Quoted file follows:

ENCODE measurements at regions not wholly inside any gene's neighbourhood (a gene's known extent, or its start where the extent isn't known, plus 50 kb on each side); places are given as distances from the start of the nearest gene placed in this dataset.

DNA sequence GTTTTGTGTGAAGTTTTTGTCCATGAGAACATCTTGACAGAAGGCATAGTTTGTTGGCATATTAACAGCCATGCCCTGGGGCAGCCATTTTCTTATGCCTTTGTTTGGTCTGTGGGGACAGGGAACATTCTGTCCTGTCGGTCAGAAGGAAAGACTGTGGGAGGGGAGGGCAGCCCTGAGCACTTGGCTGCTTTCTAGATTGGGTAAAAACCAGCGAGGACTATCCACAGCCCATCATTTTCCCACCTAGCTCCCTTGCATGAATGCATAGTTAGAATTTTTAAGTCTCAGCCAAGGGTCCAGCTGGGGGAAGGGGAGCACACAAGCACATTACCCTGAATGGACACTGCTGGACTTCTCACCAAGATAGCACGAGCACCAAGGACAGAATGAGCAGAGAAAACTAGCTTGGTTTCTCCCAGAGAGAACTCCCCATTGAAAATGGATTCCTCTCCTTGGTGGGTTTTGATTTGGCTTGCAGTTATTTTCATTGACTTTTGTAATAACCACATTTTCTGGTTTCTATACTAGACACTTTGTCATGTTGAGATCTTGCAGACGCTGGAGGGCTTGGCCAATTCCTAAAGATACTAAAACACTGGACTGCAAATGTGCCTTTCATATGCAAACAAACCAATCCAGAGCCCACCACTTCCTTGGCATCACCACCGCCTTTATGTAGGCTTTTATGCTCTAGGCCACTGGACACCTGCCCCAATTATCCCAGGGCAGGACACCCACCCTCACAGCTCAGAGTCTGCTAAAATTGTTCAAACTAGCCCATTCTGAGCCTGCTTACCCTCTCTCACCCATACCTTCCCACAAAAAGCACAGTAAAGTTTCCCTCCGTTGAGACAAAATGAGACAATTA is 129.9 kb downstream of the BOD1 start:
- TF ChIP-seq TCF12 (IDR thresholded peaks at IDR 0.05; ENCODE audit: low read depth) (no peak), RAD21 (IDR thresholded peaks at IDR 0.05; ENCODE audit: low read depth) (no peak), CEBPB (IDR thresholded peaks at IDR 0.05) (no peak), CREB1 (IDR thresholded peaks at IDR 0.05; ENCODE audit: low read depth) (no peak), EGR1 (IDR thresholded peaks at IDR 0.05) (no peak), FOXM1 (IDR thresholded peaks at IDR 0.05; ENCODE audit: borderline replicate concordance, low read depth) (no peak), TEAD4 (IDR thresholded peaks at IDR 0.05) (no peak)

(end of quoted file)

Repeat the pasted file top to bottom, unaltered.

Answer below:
ENCODE measurements at regions not wholly inside any gene's neighbourhood (a gene's known extent, or its start where the extent isn't known, plus 50 kb on each side); places are given as distances from the start of the nearest gene placed in this dataset.

DNA sequence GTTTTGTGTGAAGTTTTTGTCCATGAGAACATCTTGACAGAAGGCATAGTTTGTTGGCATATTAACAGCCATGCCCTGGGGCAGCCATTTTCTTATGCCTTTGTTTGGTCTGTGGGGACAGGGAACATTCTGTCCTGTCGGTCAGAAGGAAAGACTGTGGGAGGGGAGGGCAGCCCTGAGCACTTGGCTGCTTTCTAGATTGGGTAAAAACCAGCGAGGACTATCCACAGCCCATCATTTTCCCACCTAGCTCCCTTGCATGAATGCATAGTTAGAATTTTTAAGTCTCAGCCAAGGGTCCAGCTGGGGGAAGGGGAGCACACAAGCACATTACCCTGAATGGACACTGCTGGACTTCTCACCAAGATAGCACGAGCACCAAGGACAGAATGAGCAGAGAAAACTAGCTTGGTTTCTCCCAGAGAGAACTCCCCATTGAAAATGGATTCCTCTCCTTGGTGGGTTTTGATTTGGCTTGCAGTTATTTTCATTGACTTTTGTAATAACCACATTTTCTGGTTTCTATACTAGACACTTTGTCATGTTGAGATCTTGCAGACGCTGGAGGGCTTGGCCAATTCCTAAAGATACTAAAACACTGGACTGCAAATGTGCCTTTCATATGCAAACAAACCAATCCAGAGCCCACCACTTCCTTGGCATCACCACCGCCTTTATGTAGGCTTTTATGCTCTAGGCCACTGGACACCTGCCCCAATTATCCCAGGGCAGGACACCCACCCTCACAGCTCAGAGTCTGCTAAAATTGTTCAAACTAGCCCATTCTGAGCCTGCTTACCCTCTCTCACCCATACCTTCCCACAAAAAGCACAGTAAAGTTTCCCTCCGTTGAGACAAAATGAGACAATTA is 129.9 kb downstream of the BOD1 start:
- TF ChIP-seq TCF12 (IDR thresholded peaks at IDR 0.05; ENCODE audit: low read depth) (no peak), RAD21 (IDR thresholded peaks at IDR 0.05; ENCODE audit: low read depth) (no peak), CEBPB (IDR thresholded peaks at IDR 0.05) (no peak), CREB1 (IDR thresholded peaks at IDR 0.05; ENCODE audit: low read depth) (no peak), EGR1 (IDR thresholded peaks at IDR 0.05) (no peak), FOXM1 (IDR thresholded peaks at IDR 0.05; ENCODE audit: borderline replicate concordance, low read depth) (no peak), TEAD4 (IDR thresholded peaks at IDR 0.05) (no peak)